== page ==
AddThis SmartLayers

Regional mornings to merge content desks

Two regional morning dailies are to merge their content desks and come under a single editor-in-chief as part of a wide-ranging shake-up which puts more than 30 jobs at risk.

The Plymouth-based Western Morning News and Bristol-based Western Daily Press are to combine a series of ‘back office’ functions including production and content management.

Morning News editor Alan Qualtrough is to take over as editor-in-chief of the two titles, while Daily Press editor Andy Wright is to retire.

The changes, which were announced to staff this afternoon, are part of a major restructuring of publisher Northcliffe’s South West operation which will also see the creation of a centralised subbing hub in Plymouth.

The new hub will be responsible for production of The Herald, Plymouth, the Herald Express, Torquay, and the Express and Echo, Exeter, with more than 20 sub-editing posts in Torquay and Exeter potentially at risk.

However production of the Morning News itself will move to the existing subbing hub at Bristol, with content management for the Daily Press moving in the opposite direction to Plymouth.

Also at risk are around 11 posts in Bristol, including three sports subs, two reporters and some specialist digital staff.

Although the two titles will retain separate reporting teams, they will also undergo a redesign which will give them a similar look and feel.

Mr Qualtrough said: “This is an exciting project to relaunch two newspapers for the modern market.

“We believe the changes we are proposing will have a positive effect on both the Western Morning News and the Western Daily Press.”

Mike Norton, editor-in-chief of the Wales and West titles, added: “These are structural changes which will have a positive effect on the Western Daily Press. While the paper’s content will not change, it will be driven by a new content desk with a radar screen covering the entire South West.

“I’m sure, too, that readers will appreciate the Press’ stunning redesign. This could the beginning of a new lease of life and an exciting new era for the Western Daily Press.”

The announcements were made to staff in five separate but simultaneous briefings this afternoon in Bristol, Plymouth, Exeter, Torquay, and Truro, home of weekly stablemate Cornwall and Devon Media.

Existing WDP content desk staff will be given the opportunity to apply for jobs at the new centralised content desk in Plymouth, although the two centres are 133 miles apart.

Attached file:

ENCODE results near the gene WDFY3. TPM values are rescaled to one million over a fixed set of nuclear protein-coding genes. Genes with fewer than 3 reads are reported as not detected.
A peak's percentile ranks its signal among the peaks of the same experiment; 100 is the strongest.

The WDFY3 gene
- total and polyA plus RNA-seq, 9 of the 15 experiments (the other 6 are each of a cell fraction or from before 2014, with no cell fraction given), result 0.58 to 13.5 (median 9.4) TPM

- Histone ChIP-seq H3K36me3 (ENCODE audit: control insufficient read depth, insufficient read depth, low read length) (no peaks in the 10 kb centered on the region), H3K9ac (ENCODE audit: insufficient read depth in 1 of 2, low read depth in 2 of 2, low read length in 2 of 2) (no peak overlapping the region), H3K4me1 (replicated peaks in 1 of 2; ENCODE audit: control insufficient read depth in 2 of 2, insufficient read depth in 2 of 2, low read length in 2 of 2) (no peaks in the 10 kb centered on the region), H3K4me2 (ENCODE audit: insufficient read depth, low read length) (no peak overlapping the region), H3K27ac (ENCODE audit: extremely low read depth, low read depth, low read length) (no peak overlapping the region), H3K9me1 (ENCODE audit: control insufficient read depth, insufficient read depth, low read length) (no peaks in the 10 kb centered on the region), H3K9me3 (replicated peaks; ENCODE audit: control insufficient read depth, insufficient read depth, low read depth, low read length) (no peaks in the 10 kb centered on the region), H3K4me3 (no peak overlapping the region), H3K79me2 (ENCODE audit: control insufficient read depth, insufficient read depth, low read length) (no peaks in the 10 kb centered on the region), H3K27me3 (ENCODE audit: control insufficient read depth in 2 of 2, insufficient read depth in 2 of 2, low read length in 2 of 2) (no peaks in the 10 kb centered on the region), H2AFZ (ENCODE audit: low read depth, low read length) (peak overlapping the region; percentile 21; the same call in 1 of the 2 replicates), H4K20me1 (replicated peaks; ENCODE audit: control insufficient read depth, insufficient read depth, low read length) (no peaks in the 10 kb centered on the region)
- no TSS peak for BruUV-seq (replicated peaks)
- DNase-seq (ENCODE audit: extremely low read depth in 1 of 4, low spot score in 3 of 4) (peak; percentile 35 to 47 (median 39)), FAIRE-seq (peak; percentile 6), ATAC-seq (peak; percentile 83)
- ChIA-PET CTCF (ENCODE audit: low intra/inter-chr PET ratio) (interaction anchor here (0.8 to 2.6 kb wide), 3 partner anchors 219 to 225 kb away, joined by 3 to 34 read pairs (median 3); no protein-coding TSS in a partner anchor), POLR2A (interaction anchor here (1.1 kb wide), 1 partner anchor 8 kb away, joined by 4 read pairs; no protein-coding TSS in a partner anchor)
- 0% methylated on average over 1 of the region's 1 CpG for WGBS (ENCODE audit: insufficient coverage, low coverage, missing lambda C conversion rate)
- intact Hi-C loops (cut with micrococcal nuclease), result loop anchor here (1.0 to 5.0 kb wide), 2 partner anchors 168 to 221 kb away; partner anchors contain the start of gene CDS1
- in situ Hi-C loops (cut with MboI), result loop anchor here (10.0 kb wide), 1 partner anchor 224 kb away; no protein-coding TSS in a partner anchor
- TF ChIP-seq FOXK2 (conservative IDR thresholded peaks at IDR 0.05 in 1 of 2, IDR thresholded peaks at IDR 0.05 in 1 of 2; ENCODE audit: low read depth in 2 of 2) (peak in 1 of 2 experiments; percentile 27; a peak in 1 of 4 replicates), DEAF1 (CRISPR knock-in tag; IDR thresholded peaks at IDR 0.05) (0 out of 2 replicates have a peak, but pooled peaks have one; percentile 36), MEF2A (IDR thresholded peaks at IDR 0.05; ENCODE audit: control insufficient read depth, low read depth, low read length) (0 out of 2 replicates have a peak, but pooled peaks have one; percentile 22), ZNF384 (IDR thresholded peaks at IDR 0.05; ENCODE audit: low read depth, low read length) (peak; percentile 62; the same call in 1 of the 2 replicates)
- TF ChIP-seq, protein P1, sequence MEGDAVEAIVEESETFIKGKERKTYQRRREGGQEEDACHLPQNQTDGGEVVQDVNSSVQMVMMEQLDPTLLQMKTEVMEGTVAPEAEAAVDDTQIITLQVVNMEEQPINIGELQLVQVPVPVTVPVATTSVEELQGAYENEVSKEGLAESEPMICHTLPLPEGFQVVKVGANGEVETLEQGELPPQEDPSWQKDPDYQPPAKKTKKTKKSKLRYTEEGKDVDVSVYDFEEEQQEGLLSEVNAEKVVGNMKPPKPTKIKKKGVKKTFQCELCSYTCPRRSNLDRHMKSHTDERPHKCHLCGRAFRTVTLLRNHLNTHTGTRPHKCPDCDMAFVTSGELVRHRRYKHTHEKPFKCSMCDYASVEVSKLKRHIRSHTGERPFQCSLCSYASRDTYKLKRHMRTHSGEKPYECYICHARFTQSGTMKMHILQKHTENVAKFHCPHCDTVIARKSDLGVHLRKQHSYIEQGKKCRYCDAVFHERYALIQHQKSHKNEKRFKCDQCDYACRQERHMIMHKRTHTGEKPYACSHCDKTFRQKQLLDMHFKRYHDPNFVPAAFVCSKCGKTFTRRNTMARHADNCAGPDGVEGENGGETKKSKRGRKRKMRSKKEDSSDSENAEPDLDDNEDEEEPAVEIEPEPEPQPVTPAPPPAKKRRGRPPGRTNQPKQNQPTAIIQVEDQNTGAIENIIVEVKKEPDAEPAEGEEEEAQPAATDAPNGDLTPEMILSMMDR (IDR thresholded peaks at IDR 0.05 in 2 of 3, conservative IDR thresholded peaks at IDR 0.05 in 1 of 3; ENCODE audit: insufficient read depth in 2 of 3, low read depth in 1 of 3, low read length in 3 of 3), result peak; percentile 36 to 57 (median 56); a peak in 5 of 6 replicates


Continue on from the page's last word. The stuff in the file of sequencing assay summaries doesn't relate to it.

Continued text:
Because the Morning News/Daily Press proposal will only involve up to 11 redundancies there will be no formal collective consultation on that aspect of the plans.

However the proposed creation of the Plymouth subbing hub will require a formal consultation period as more than 20 roles in Exeter and Torquay are potentially affected.


Miss McDoogal (08/03/2010 15:29:56)
Will the last person working for Northcliffe please turn off the lights.

Steve Hutchings (08/03/2010 15:55:08)
This has been on the cards for some considerable time now and, I would predict, worse is to come – to have four daily newspapers between Exeter and Plymouth, all losing circulation and, arguably, having lost their way editorially, has been, sadly, a completely unsustainable situation. There will be more bad news before lights out!!

Scoopster35 (08/03/2010 16:11:38)
AGGHH! Why, every time this happens, some editor says things are exciting? How is this exciting? Just be honest, please please please! If you say such a restructuring is the only way to safeguard the future of newspapers in the area and protect as may jobs as possible, then most people, affected by this or not, will at least sigh and say that’s life. But an ‘exciting project’? Get a grip son

Old hack and Proud (08/03/2010 16:26:52)
Yup! Exciting.
Thirty journalists thrown out of work, quit your life and mover 130 miles away, if you’re lucky to get a job in the new set-up.

Hacked Off (08/03/2010 16:34:22)
Wow, this plan’s so complicated I had to read it through twice to understand! Still sounds completely barmy though.

Wageslave (08/03/2010 16:56:29)
It’s symptomatic of how out of touch management are that on a website read almost entirely by journalists (most of them in this case their own employees) they still feel it’s appropriate to attempt to mask the reasons for their decisions, which are well known to us all, under this veneer of glib PR b*ll*cks which most of us have spent our professional lives decoding. Give us some credit; some of us have probably been in the business longer than you have. Spin doesn’t beguile us; it makes us even more suspicious. We’re trained to spot the real story under the layers of self-serving dross; it’s called being a journalist.

hilary (08/03/2010 17:09:09)
Next up: The South-West Press & News…

Miss McDoogal (08/03/2010 17:10:39)
From what I gather, they haven’t been officially told in Bristol.

Worker (09/03/2010 10:23:53)
What’s a “content desk”? More brilliant decisions from the marketing men, accountants and jumped-up little ad reps.

Watcher (09/03/2010 10:31:51)
“Jumped-up Ad reps” pay the bills but of course many journalists are too self-absorbed and arrogant to get this.

newsed (09/03/2010 10:36:51)
I want one of these radar screens!

The Englishman (09/03/2010 10:39:28)
As the other people have said…what a nauseating comment from the editor – ‘exciting’ is an appalling choice.

bothsidesnow (09/03/2010 10:42:05)
Watcher: No, it’s REAL ad reps who pay the bills. The jumped-up little ad reps, ie, the ones who’ve been Peter Principled into positions where they think they know all about the editorial side of newspapers as well as just selling ads, who are the problem here. As to the real ad reps – there aren’t enough of them to do their jobs properly any more than there are editorial staff nowadays. Each one is covering so many jobs that a really bright idea – a good supplement for example – is not worked on until days before production deadline, so they simply don’t have the time to sell space into it. It goes down from 36 pages to 12 to 8 to 4 and eventually just looks silly. Meanwhile, the jumped-up ad rep at the top blames the ad reps for not working hard enough!

Steve Dyson (09/03/2010 10:47:44)